Wednesday, October 14, 2009

The Magic Of Persian Buttercups

Ranunculus asiaticus, also known as Persian Buttercups, are fabulous perennials with a most unlikely name.  Ranunculus (pronounced ra-NUN-ku-lus), you see, means "little frog."  They are so called because some of the other species within the genus are native to watery places.  But this magical plant bears no resemblance to its salientian namesake.  Reminds me of Der Froschk√∂nig.

Persian Buttercups are native to the eastern Mediterranean region and nearby Asia, southeastern Europe and northwestern Africa.  Flower colors range from white to shades of pink and red, orange and yellow.  Plant height and spread are approximately 12" to 18".

Though they are cold hardy in USDA climate zones 8 through 11, there is hardly a gardener who can not use them.  The tuberous roots can be dug when the weather begins to cool, and stored until the following spring, but gardeners who live in cold climates often save themselves the trouble and treat them as annuals, planting fresh ones each year.

Flowering begins in late spring and continues into early summer.  Persian Buttercups are excellent in container gardens, perennial and bulb gardens, and absolutely fantastic for cut flower arrangements.  They are particularly beautiful when planted in lavish beds, or tucked here and there among other flowers.

Plant in full sun and in average, well-drained soil with pH ranging from 6.1 to 7.5.

Before planting, take a sample of your garden soil to your local Cooperative Extension Service office.  They often provide collection bags.  For the most basic recommendations, you may be charged a nominal fee.  For more information such as micro-nutrient and organic content you may be charged more.

Ranunculus planting begins in fall for gardeners in warmer climates.  Gardeners in colder climates should plant them in spring a couple of weeks or so before last frost.  Prepare the planting bed by cultivating at least 6" deep, removing all traces of weeds. Compacted soil should be cultivated to 10" deep. Poorly drained sites can be improved by raising the height of the planting beds.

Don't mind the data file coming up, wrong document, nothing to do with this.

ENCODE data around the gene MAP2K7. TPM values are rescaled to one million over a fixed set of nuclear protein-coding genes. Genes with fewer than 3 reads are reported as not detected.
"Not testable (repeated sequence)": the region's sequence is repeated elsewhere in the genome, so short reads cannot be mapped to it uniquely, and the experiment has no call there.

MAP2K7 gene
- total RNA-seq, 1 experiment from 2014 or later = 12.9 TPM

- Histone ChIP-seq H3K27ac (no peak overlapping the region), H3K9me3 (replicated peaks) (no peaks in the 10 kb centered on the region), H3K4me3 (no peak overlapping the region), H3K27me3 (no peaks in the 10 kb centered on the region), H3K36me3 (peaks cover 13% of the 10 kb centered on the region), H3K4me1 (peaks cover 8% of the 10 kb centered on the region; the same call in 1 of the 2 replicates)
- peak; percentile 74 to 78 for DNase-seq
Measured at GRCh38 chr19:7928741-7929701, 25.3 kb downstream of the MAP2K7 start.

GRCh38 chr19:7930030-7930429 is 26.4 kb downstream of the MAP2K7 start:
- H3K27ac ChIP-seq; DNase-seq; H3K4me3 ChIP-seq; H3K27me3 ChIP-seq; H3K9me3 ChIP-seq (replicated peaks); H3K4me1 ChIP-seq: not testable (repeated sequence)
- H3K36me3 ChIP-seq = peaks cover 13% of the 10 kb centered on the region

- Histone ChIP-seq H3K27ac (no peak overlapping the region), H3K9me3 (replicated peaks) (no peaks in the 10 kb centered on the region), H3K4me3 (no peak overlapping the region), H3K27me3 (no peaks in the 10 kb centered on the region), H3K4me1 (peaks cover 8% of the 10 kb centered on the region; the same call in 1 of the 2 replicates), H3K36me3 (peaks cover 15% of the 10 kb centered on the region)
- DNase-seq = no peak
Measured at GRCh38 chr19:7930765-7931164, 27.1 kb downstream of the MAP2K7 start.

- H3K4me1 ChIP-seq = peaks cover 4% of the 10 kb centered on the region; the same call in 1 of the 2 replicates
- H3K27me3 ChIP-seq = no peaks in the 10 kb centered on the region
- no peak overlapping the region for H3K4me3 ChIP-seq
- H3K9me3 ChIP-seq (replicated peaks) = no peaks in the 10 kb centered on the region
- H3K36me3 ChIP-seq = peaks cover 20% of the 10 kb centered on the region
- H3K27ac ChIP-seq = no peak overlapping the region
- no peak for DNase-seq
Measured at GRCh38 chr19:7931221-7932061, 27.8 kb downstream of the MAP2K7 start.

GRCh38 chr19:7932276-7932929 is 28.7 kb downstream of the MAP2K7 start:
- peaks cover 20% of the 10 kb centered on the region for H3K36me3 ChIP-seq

Your soil sample report from your local Cooperative Extension Service will include fertilizer recommendations based upon the results of the test.  Following instructions should be a good bet.  A fine all-around practice for Ranunculus is to mix 5 tablespoons of 10-10-10 fertilizer and 2 cups of bone meal per ten square feet area of garden.  Repeat the application when shoots appear, but be careful that fertilizer does not come into direct contact with plant tissue.  Apply 2 tablespoons of 10-10-10 fertilizer per ten square feet of garden area every two weeks until flower buds appear.  Bone meal is often beneficial.

Like many popular ornamental plants, Persian Buttercups are toxic to mammals.  Some chemicals in them can also cause skin irritations for sensitive persons, so avoid prolonged contact.

The tuberous roots are attached together at the top and somewhat resemble claws.  Plant them "claws" down about 2” deep, and 8" apart for a lush appearance.  They don't look like much, but know that they will soon be transformed into something handsome as if by magic.  Cover them with soil and add a top-dressing of mulch about 2" deep to suppress weeds.  Water regularly, but do not over-water.

To induce new blooms, remove (dead-head) spent flowers.  Of course, cutting them fresh for arrangements is perfect for encouraging more.  When hot weather arrives, the plants will begin to yellow and go dormant.  After leaves have dried, the roots may be dug and stored.

Plant a box of them.  When your "little frogs" bloom, you'll be astonished and wonder, "Where have you been all my life?"

Return to


Unknown said...

They have always been some of my favorites. Especially the pinks and purples. Picotee's too! Thanks for all the great info.

Unknown said...

Thanks for following me! Love your blog!